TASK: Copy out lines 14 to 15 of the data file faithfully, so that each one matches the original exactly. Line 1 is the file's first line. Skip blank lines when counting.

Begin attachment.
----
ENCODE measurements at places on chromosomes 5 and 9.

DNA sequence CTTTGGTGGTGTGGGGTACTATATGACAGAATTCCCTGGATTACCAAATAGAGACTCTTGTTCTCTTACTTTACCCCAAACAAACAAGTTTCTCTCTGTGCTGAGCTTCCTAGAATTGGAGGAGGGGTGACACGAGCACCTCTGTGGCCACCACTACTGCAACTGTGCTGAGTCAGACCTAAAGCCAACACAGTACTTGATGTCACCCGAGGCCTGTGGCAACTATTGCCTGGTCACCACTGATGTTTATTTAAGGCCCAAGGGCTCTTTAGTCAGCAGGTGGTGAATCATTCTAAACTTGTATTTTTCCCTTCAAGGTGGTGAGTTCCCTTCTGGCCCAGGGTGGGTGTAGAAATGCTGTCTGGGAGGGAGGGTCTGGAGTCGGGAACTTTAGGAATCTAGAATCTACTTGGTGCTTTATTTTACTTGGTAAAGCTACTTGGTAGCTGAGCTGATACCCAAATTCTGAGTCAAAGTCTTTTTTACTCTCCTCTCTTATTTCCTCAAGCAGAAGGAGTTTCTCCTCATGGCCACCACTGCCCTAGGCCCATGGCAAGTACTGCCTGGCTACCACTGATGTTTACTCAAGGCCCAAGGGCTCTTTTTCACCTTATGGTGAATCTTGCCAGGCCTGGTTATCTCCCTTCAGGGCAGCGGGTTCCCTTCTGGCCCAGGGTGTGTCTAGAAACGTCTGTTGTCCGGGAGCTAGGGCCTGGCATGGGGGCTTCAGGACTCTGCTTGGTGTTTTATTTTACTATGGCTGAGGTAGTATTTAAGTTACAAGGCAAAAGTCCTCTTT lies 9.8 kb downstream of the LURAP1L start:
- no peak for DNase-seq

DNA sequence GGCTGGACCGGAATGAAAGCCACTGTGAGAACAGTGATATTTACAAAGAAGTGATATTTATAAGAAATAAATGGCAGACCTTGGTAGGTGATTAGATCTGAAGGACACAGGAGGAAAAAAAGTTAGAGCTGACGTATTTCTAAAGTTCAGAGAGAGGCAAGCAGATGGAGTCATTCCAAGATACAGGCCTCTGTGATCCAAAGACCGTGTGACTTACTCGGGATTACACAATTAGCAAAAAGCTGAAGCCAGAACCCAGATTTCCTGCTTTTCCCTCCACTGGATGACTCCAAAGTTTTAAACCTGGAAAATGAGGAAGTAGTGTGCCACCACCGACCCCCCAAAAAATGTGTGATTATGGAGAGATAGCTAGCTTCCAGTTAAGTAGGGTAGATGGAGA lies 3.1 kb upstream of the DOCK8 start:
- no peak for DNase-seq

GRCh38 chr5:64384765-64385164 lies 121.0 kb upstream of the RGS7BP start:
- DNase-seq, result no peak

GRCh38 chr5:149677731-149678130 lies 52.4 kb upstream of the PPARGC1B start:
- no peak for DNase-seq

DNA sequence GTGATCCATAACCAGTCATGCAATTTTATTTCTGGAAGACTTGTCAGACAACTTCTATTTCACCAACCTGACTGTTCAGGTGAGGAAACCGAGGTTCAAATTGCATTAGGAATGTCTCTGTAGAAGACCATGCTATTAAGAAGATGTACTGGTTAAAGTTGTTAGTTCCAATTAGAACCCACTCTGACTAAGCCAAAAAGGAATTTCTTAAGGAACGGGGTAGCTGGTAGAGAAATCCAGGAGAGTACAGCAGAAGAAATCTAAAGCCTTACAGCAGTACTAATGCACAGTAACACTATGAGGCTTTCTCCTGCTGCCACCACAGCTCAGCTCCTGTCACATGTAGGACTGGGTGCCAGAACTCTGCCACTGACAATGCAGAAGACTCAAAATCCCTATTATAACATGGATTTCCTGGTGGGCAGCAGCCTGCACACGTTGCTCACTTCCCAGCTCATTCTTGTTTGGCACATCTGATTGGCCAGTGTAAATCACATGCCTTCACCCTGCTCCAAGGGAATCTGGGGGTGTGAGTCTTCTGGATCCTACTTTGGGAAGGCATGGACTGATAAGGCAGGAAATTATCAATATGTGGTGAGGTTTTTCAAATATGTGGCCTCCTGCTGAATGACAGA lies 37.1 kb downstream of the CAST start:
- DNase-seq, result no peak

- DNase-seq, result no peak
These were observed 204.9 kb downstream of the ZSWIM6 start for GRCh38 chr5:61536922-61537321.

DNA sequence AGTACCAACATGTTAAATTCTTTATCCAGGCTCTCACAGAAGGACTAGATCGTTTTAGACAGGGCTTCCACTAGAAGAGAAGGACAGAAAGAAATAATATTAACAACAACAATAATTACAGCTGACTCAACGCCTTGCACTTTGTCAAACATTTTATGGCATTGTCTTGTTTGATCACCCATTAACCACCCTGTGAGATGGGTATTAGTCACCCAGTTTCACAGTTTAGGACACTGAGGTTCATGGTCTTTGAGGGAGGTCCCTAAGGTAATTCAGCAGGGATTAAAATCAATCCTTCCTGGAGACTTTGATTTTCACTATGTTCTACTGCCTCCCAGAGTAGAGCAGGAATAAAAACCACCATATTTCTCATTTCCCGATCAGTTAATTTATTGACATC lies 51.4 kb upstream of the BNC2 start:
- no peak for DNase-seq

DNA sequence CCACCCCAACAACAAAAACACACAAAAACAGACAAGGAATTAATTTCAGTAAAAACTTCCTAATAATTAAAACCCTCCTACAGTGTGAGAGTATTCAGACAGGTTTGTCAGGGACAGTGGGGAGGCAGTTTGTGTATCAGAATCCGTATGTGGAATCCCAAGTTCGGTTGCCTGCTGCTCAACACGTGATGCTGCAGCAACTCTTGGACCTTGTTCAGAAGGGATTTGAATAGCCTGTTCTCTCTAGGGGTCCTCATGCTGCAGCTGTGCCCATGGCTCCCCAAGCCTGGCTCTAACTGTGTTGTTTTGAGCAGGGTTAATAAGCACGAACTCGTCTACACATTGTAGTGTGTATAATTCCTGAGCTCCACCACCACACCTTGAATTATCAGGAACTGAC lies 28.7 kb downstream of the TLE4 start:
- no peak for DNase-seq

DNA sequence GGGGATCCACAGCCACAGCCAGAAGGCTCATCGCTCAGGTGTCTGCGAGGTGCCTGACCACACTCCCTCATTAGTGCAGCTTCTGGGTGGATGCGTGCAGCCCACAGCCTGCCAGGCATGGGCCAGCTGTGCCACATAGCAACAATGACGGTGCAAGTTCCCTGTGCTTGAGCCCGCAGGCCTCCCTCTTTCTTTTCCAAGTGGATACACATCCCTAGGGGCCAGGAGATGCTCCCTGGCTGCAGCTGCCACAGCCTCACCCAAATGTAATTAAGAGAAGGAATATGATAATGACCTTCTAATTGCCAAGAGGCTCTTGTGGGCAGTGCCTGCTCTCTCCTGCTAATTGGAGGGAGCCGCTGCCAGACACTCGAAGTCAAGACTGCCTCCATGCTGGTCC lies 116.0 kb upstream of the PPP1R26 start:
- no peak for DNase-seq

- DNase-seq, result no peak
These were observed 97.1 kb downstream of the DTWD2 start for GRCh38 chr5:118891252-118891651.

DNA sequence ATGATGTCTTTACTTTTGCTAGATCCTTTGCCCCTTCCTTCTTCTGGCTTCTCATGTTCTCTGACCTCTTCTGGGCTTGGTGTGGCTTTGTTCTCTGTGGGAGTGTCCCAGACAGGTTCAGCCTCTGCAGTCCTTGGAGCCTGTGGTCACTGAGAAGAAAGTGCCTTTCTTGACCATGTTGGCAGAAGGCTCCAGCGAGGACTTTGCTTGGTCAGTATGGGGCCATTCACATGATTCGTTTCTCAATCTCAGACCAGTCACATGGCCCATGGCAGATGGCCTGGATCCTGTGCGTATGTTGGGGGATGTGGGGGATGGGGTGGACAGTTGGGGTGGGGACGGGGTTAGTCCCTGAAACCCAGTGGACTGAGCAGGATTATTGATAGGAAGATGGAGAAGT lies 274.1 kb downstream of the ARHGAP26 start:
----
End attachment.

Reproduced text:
DNA sequence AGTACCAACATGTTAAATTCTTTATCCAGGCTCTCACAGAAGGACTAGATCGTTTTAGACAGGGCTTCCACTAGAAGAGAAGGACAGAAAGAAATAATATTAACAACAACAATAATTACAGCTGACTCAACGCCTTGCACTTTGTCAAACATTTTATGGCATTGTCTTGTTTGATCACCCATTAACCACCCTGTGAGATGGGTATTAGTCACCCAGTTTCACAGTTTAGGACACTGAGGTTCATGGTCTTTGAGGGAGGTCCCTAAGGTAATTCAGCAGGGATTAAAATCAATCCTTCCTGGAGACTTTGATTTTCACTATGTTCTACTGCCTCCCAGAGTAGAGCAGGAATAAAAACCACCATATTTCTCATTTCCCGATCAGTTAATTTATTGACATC lies 51.4 kb upstream of the BNC2 start:
- no peak for DNase-seq